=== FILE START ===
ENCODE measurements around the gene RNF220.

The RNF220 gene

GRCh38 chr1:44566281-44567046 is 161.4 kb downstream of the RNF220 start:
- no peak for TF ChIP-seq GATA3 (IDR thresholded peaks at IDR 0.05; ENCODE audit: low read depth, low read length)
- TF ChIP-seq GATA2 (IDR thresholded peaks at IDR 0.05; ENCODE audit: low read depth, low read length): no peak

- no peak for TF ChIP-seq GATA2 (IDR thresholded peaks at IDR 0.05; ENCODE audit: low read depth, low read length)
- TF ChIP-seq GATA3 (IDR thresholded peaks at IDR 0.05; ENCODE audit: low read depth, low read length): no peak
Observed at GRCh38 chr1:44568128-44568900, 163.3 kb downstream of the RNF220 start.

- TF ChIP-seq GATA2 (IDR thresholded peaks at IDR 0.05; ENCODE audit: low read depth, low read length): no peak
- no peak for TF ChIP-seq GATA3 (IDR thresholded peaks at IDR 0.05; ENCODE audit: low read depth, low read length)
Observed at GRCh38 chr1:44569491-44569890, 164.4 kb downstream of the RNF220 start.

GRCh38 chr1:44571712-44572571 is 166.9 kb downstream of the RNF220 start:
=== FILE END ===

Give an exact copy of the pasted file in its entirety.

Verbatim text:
ENCODE measurements around the gene RNF220.

The RNF220 gene

GRCh38 chr1:44566281-44567046 is 161.4 kb downstream of the RNF220 start:
- no peak for TF ChIP-seq GATA3 (IDR thresholded peaks at IDR 0.05; ENCODE audit: low read depth, low read length)
- TF ChIP-seq GATA2 (IDR thresholded peaks at IDR 0.05; ENCODE audit: low read depth, low read length): no peak

- no peak for TF ChIP-seq GATA2 (IDR thresholded peaks at IDR 0.05; ENCODE audit: low read depth, low read length)
- TF ChIP-seq GATA3 (IDR thresholded peaks at IDR 0.05; ENCODE audit: low read depth, low read length): no peak
Observed at GRCh38 chr1:44568128-44568900, 163.3 kb downstream of the RNF220 start.

- TF ChIP-seq GATA2 (IDR thresholded peaks at IDR 0.05; ENCODE audit: low read depth, low read length): no peak
- no peak for TF ChIP-seq GATA3 (IDR thresholded peaks at IDR 0.05; ENCODE audit: low read depth, low read length)
Observed at GRCh38 chr1:44569491-44569890, 164.4 kb downstream of the RNF220 start.

GRCh38 chr1:44571712-44572571 is 166.9 kb downstream of the RNF220 start: